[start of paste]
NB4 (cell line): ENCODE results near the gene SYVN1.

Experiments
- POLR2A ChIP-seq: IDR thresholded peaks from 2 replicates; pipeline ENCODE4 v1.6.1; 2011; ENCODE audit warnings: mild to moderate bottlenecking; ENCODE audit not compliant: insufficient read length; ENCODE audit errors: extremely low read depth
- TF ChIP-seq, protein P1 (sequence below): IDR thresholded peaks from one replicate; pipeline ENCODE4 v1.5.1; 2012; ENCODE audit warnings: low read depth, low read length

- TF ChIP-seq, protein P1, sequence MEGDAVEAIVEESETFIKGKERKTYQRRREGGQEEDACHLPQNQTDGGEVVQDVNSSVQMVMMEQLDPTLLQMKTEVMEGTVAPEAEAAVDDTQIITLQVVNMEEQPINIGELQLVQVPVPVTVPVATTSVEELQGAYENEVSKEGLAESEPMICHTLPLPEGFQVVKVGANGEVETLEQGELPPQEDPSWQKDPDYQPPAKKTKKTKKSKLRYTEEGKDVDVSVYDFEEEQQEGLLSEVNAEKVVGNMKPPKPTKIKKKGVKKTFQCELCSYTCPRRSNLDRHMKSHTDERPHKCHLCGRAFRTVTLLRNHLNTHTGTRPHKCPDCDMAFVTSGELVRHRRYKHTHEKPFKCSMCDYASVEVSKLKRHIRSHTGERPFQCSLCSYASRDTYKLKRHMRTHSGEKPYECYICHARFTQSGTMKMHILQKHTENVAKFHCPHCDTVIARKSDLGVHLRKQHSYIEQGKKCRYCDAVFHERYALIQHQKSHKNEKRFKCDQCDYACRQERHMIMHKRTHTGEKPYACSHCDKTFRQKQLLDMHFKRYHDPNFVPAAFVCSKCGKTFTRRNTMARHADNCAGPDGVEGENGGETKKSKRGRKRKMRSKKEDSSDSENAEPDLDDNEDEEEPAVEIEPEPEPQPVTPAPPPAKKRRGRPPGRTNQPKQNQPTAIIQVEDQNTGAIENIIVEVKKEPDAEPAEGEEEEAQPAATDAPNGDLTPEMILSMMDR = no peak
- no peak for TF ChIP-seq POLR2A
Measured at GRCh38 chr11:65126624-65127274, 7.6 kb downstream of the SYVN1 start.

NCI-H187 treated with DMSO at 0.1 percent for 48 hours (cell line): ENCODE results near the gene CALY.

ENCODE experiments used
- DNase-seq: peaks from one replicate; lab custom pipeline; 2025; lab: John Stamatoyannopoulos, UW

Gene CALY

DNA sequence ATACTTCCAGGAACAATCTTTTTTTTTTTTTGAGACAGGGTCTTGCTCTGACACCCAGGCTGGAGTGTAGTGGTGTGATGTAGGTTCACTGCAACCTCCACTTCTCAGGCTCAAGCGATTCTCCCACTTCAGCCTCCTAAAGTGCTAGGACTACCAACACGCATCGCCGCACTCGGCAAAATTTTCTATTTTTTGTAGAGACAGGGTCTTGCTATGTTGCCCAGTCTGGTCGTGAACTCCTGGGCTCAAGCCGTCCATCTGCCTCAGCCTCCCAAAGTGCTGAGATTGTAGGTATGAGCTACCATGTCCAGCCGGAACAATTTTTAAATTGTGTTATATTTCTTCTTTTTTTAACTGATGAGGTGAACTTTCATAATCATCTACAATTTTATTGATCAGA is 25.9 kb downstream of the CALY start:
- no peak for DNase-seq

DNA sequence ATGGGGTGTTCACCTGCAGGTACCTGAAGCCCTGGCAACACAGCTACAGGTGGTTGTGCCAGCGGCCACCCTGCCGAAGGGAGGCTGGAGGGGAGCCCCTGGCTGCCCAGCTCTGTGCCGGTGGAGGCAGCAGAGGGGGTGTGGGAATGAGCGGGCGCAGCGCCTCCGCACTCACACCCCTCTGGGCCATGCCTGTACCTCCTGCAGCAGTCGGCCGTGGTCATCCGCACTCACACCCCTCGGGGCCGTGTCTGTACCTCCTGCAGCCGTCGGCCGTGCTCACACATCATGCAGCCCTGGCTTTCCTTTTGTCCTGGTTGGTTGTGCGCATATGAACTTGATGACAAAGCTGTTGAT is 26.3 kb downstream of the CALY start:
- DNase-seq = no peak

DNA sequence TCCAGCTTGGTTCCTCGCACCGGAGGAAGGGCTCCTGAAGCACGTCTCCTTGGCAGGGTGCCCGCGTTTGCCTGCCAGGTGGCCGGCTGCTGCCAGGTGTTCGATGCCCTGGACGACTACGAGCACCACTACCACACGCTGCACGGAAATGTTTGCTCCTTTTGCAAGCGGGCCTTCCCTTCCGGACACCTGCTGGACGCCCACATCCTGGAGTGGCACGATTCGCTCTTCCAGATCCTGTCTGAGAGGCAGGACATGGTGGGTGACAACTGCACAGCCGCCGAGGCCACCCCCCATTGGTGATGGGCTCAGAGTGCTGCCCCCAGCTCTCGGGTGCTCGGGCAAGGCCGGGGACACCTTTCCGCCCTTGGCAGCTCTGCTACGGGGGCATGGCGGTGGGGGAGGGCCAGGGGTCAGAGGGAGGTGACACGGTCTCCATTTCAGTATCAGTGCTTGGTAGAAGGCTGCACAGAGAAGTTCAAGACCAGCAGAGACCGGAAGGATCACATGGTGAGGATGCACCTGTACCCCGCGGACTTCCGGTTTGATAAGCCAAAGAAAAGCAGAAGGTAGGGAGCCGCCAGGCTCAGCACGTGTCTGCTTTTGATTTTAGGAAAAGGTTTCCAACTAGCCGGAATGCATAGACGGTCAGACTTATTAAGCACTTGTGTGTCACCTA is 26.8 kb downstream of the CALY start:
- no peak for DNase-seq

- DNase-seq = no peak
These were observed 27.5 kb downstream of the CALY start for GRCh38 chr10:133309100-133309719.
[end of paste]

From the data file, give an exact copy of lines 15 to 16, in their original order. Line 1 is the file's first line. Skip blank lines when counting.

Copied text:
- DNase-seq = no peak

DNA sequence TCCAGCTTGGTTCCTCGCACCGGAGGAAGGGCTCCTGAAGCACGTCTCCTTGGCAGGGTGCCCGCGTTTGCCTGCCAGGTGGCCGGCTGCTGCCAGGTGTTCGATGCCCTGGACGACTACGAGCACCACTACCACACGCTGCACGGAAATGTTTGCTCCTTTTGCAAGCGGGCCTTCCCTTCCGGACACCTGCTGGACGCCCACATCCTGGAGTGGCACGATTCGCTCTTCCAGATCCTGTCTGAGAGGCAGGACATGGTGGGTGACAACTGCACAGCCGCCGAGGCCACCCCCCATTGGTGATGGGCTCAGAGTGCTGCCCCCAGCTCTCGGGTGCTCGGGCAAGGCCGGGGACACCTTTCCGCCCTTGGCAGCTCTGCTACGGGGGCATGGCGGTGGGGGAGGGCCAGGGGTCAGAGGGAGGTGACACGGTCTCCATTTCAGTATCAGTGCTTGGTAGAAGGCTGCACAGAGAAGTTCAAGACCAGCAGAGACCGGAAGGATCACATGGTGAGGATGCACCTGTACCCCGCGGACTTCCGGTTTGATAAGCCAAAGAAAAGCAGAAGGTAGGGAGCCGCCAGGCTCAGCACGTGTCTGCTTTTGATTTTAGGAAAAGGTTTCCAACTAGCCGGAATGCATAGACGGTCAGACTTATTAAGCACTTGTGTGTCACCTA is 26.8 kb downstream of the CALY start: